By Dr. Tori Hudson, ND
Did you know that for every year extra that you have a menstrual cycle your risk of cardiovascular disease goes down by 2%?1
That means that if you stop having a period at 51 instead of 45, your risk of cardiovascular disease will be 12% lower.
In addition, did you know that a woman’s likelihood of dying from a heart attack post menopause is 60% higher than pre-menopause?2
Why is that, you ask?
It is simple – HORMONES.
Heart disease is the leading cause of death in women, accounting for over a third of all deaths. However, those numbers jump even higher in post-menopausal women, after the age of 55, in women who experience premature onset of menopause (cessation of menses) before 40 years of age, early menopause between 40 and 45 years of age, or surgical menopause (bilateral oophorectomy - where both ovaries have been removed, whether the uterus has been removed or not).3
And it isn’t just an issue of mortality. Cardiovascular disease is also a leading factor in deteriorating quality of life. Strokes, when not lethal, can be debilitating. A weakened heart cannot pump blood efficiently which can lead to decreased oxygen circulation to tissues throughout the body, causing low energy and reduced endurance. Compromised heart health can also impact sexual health and put an end to many activities including recreational sport or exercise, travel, the capacity to play with our children or grandchildren, and many other experiences in our lives that bring us joy.
So how does the loss of hormones impact cardiovascular disease?
Lipids: The loss of hormones results in the acceleration of increases in total cholesterol, or low-density lipoprotein cholesterol (LDL), the so called “bad cholesterol”. This occurs during the first year after the last menstrual period.4 Increases in triglycerides are also seen, and in some cases, loss of high-density lipoprotein cholesterol (HDL), the so called “good cholesterol”.
Coronary artery disease or atherosclerosis - which is the narrowing of the arteries due to the buildup of plaque, which is caused by fat, cholesterol and calcium, accelerates in the latter part of perimenopause. Arteries are the blood vessels that carry oxygen and nutrients from your heart to the rest of your body, so it is critical they are not closed by plaque and vascular inflammation. The hormone changes due to menopause likely have direct effects on the blood vessels, increasing pro-clotting factors and inflammation, decreasing blood flow, increasing vasoconstriction, and increasing circulating levels of nitric oxide.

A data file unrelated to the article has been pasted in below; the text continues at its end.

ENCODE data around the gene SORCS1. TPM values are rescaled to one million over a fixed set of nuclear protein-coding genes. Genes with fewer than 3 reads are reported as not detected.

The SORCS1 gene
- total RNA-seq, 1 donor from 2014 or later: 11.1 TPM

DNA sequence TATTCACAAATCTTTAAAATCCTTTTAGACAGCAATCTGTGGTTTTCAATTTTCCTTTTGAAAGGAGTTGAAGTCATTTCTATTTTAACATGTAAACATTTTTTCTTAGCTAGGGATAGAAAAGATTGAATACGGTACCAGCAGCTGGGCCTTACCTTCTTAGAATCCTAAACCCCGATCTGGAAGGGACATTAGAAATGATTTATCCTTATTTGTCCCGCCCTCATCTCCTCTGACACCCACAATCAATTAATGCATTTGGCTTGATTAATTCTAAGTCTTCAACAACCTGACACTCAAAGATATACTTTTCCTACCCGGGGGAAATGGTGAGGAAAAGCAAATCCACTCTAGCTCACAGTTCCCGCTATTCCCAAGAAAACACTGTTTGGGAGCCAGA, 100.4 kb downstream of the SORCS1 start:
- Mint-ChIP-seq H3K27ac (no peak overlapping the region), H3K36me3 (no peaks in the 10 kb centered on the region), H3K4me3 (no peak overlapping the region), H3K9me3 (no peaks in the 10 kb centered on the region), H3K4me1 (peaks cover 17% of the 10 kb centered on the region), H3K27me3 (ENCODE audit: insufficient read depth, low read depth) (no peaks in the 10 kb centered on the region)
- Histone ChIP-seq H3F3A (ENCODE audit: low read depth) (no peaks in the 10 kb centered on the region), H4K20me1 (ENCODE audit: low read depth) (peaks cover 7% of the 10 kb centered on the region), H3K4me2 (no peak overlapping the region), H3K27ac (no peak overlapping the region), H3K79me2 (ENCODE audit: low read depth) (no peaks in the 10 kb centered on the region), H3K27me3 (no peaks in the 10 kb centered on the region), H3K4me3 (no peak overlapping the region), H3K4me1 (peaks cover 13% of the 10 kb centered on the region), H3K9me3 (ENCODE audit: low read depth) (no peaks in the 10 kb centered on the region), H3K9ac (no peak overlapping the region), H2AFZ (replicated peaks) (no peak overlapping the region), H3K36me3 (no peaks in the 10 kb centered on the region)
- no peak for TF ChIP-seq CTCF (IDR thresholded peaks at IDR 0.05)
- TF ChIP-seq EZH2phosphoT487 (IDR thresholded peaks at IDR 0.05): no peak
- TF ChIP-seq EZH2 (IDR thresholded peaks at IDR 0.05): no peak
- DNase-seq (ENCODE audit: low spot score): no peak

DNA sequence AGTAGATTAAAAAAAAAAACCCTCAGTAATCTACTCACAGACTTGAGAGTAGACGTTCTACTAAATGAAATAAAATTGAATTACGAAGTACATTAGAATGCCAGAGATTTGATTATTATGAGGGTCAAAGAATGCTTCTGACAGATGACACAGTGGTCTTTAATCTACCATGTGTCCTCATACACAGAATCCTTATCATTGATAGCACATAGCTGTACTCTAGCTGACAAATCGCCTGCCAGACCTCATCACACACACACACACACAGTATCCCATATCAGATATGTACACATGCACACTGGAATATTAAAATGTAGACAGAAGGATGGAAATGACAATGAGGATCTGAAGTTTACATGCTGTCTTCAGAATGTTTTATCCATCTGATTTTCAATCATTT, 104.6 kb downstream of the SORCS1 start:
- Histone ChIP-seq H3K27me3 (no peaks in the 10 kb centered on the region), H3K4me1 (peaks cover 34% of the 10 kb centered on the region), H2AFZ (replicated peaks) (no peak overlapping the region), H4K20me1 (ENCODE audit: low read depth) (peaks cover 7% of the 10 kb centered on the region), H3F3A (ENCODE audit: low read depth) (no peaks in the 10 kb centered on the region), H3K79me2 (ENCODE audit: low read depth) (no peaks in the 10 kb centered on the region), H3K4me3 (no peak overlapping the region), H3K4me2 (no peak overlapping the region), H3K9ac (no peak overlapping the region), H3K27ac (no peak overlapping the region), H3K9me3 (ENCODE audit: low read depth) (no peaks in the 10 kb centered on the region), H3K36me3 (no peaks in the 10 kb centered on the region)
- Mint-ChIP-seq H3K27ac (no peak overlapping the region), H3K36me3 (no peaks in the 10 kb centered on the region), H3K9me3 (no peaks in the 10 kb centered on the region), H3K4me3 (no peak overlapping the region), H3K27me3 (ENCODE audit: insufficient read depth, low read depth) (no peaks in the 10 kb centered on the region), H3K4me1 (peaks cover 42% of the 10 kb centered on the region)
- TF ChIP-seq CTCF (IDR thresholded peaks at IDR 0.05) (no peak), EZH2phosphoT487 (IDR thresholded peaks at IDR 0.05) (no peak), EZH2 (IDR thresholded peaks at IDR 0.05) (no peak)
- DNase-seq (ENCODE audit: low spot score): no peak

Menopause is also associated with increases in heart rate, palpitations, and metabolic syndrome.5 Menopausal women, even when healthy and not obese, have a decrease in carbohydrate tolerance as insulin resistance increases. This is even worse in women who are obese. This insulin resistance is related to the weight gain we see in the majority of menopausal women, adding to the increased risk of heart disease.6
However, interestingly, it isn’t as simple as just adding hormones.
Menopausal women ages 50-59 who begin Hormone Therapy within the first 10 years of menopause do not seem to see an increase in the risk of cardiovascular disease, but women who start hormone therapy at the age of 60 or older (or more than 10 years postmenopausal), will see increased risks including stroke, venous thromboembolism (VTE) and coronary heart disease. This is called the “timing hypothesis” and has been identified as the window for initiating Hormone Therapy in order for the benefits to outweigh the risks of Hormone Therapy in relation to heart health.
The Women’s Health Initiative Study, the largest randomized controlled trial ever done in menopausal women comparing those on HRT and women who didn’t take HRT, showed increases in HDL and reductions in LDL from Hormone Therapy, as would be expected. However, it also saw an increase in triglycerides from oral estrogen, which is thought to be due to the first pass of the oral estrogen that then goes through the liver. Interestingly estrogen given through the skin such as patches or creams did not impact triglycerides.
In contrast to introducing exogenous hormones into a woman’s body, our clinical research on Femmenessence – in both peri and post-menopausal women – gave us some insights into what would happen if a woman’s own hormone status were improved during these stages of life naturally by supporting her own hormone production.
What was most important was that while Femmenessence supported the body’s own production of hormones – such as estrogen and progesterone – when it got to an optimal level based on that woman’s biological age it plateaued off. In addition, as seen in the graph below, estradiol production plateaued off at an optimal level for an early post-menopausal woman, not a premenopausal woman, which ranges up to 400pg/ml.
In addition, Femmenessence didn’t just increase hormone production, but also reduced hormone production in key hormones such as FSH and cortisol, further supporting optimal health.
And, Femmenessence didn’t just increase hormone production like estradiol (which directly maintains the elasticity of arteries and blood vessels) and progesterone (which protects arteries from spasms), but the improvement in hormone levels in the body resulted in improvements in several of the cardiovascular health markers that we would hope to see including lipids, blood pressure and body weight.